brobin
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  #7   ^
Old Thu, May-06-04, 12:18
adkpam's Avatar
adkpam adkpam is offline
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Plan: Atkins
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The most dramatic example I know is my mother, who was eating under 1000 a day, and not losing weight.

By switching to Atkins, her calories went up to 1600-1800, and she lost weight.

She's a calorie counter from way back...she can do it in her sleep. So I have no room to doubt her.

I just don't know what science would say.
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  #8   ^
Old Thu, May-06-04, 13:26
Nancy LC's Avatar
Nancy LC Nancy LC is offline
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Plan: Paleo 99.5%
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I'd really like to understand better what is happening inside your body when you lose weight. There's so many things that could account for a perceived lack of weight loss like retaining water, building muscle, constipation and so on. Just stepping on the scales tells you almost nothing about what is going on. I hear a lot of theories, like fat cells filling with water then emptying, or eating carbs you carry around a larger store of water, but I never have really heard of anyone studying this or publishing the mechanics of it.
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  #9   ^
Old Thu, May-06-04, 13:26
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tcastro tcastro is offline
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Plan: Atkins
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Default

I love these articles.

I get 2200-2500 calories per day and have lost 50lbs in 3 months.

Obviously I'm starving...
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  #10   ^
Old Thu, May-06-04, 13:46
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ItsTheWooo ItsTheWooo is offline
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I do think a lot of low carbers are in calorie denial.

Some people walk away from reading Dr. Atkins NDR thinking this is a diet that allows one to eat as much as they want whenever they want, so long as they watch carbs. For many people, it's simply not true. Even Dr. Atkins says this. If you are hungry you should eat until satisfied but do not eat until fully stuffed.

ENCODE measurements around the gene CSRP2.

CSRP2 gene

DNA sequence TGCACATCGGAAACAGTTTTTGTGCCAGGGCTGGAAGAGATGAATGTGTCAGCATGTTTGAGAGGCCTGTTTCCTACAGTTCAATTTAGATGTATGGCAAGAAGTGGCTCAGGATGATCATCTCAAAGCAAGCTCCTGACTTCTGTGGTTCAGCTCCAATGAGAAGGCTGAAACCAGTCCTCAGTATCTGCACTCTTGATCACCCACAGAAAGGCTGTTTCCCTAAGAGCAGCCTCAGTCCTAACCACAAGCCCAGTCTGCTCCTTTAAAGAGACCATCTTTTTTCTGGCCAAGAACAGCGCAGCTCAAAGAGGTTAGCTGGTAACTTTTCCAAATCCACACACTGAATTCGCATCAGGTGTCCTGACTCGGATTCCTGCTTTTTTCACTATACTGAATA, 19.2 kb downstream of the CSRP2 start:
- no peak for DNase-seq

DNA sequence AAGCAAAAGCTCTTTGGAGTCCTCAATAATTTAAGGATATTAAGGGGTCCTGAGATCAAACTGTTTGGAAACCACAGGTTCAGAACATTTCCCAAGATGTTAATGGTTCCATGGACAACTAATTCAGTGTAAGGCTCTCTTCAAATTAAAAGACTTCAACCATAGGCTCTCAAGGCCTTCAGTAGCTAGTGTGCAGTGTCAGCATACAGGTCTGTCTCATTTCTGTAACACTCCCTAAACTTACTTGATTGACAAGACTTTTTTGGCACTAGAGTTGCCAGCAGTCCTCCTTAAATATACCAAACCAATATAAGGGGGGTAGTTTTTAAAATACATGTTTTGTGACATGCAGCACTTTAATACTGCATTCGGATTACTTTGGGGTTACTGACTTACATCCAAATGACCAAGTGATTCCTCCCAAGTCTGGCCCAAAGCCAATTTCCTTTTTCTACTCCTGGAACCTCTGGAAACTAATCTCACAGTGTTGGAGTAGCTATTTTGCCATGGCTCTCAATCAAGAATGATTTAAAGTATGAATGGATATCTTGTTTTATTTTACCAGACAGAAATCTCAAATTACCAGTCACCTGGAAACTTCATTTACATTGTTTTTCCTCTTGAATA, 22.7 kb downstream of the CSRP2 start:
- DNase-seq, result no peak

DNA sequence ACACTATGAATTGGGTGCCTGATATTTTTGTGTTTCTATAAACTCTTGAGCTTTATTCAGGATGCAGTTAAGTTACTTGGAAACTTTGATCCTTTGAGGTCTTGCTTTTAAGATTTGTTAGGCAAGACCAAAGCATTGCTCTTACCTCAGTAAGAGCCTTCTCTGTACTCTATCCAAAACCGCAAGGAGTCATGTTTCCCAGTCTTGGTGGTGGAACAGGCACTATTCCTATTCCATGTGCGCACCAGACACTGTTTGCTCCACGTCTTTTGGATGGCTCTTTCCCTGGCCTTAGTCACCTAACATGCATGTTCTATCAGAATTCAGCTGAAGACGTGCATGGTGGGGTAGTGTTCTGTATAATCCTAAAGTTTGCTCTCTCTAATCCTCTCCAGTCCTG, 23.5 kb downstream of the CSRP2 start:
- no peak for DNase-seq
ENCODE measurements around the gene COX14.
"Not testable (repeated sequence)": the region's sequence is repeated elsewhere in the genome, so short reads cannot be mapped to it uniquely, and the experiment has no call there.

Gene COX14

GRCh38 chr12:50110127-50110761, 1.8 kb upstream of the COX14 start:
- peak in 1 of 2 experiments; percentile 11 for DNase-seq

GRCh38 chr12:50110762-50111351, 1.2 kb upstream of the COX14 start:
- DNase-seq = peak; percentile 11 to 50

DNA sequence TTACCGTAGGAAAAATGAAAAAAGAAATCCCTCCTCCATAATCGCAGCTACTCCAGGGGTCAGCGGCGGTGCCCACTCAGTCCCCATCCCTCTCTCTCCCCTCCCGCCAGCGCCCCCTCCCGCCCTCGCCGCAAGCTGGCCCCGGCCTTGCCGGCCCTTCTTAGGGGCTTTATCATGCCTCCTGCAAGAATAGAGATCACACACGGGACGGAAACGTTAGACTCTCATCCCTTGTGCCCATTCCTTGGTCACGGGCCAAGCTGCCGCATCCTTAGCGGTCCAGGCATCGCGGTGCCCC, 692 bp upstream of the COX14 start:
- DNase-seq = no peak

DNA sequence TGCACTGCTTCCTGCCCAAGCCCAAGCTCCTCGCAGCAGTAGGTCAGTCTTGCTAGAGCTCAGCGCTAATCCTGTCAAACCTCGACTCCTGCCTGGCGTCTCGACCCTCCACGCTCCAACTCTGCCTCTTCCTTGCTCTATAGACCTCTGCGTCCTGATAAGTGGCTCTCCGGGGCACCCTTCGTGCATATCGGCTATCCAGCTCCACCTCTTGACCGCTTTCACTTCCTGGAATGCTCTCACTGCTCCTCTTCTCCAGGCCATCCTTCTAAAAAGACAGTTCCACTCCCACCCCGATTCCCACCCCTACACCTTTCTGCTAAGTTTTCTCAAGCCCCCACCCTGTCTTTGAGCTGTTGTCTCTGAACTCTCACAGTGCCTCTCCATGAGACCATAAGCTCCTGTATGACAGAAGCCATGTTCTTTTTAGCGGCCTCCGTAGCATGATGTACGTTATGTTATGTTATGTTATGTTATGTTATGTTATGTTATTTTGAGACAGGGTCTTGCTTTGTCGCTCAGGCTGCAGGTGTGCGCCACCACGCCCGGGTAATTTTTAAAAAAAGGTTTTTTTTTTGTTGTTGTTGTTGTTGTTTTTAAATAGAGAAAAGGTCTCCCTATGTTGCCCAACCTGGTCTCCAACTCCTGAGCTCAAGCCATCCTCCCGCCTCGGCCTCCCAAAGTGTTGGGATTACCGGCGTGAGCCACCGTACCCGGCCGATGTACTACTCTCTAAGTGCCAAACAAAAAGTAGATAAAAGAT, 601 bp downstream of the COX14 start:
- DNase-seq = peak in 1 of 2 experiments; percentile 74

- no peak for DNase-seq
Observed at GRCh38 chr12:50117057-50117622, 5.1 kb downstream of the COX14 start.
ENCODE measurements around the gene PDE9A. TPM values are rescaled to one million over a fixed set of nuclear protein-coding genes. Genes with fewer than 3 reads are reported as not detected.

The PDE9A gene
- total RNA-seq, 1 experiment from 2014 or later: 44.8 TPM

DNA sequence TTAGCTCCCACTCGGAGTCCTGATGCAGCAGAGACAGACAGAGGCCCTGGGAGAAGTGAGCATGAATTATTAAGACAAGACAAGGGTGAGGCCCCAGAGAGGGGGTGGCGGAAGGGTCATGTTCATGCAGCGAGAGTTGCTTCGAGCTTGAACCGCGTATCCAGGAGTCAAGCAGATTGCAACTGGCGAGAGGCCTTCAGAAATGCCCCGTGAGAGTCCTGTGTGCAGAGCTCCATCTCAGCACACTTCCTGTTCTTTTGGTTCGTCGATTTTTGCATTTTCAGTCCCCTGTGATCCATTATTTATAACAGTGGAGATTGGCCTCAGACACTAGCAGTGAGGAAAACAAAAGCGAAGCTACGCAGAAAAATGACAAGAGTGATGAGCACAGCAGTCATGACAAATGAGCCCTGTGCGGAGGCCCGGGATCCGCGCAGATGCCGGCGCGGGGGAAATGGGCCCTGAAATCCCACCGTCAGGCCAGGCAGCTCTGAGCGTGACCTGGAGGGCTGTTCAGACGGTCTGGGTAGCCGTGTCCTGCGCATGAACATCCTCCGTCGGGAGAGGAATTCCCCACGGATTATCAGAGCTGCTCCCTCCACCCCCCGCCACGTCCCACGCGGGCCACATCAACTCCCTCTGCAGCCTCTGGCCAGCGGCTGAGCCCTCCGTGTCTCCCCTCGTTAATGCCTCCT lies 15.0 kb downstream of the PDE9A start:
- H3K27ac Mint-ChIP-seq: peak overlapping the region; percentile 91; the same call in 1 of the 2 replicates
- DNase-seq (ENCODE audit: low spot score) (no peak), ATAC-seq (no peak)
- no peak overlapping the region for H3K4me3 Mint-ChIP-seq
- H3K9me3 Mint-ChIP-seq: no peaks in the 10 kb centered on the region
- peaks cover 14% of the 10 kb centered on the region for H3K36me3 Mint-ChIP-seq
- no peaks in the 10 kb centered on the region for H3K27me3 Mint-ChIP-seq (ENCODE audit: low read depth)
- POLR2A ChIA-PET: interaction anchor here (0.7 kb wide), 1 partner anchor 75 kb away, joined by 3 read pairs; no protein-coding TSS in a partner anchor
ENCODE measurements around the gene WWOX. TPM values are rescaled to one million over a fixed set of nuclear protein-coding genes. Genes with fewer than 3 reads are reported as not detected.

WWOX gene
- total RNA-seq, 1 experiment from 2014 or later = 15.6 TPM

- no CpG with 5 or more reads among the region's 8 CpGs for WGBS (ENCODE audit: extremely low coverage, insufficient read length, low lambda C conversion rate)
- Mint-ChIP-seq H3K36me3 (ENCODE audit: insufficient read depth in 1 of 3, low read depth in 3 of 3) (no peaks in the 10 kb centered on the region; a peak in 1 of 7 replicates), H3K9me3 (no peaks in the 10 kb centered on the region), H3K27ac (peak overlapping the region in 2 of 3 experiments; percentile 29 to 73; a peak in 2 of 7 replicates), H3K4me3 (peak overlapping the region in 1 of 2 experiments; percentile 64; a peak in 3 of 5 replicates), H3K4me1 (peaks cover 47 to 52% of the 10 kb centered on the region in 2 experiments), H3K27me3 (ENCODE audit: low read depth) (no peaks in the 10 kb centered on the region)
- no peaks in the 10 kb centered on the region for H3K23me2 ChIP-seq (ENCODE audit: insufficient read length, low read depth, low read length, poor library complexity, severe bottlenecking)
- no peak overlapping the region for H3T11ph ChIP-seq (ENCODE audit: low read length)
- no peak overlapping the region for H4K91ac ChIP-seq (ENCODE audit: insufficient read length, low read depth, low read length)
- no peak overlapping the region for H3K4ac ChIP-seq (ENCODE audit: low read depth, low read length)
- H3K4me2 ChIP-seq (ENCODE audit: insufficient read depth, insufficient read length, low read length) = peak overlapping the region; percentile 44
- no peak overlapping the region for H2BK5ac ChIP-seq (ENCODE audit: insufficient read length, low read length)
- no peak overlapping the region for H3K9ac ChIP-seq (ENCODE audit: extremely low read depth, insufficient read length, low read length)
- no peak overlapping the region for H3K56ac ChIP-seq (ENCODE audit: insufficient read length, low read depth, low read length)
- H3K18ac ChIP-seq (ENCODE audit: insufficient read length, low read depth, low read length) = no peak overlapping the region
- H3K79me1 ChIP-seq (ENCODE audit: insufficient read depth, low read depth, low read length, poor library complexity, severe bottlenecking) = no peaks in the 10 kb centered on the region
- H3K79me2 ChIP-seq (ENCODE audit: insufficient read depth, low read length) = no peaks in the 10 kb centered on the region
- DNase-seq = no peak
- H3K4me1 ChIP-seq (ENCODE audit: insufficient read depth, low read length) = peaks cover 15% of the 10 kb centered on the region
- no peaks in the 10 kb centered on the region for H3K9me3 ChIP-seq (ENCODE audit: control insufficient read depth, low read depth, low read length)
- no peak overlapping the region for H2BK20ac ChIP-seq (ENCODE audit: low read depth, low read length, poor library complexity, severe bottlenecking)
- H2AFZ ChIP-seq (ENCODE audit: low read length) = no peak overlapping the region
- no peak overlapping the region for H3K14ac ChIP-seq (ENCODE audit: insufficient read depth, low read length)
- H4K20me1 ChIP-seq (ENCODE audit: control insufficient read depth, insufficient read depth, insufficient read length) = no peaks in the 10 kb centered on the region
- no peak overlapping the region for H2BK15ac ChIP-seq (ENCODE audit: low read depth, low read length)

In other words, if you want to lose weight, you should be feeling a "lightness" in your stomach most of the day. This is not the same thing as hunger, but rather you should be in a state of "non-hunger"... not hungry, but not "full" either. A surprising number of low carbers do things like force themselves to eat to lose weight, or eat as much as they want and they don't realize the calories could be stalling them. It's kinda crazy IMO.
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  #11   ^
Old Thu, May-06-04, 14:51
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Lisa N Lisa N is offline
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Plan: Bernstein Diabetes Soluti
Stats: 260/-/145 Female 5' 3"
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Progress: 63%
Location: Michigan
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Quote:
The new line offers low carb dieters the same calorie controlled, nutritious, variety that has helped millions achieve long-term success by following its clinically proven plan.


Millions have achieved long-term success using the Slim Fast plan? Where on earth do all these people live? I know an awful lot of folks who have tried it, but none have managed to stick with it for more than 2 weeks and none of them are any slimmer for having tried it. Talk about a diet where you regain all the weight you lost as soon as you go off it....
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  #12   ^
Old Thu, May-06-04, 14:52
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ValerieL ValerieL is offline
Bouncy!
Posts: 9,388
 
Plan: Atkins Maintenance
Stats: 297/173.3/150 Female 5'7" (top weight 340)
BF:41%/31%/??%
Progress: 84%
Location: Burlington, ON
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Quote:
Originally Posted by Demi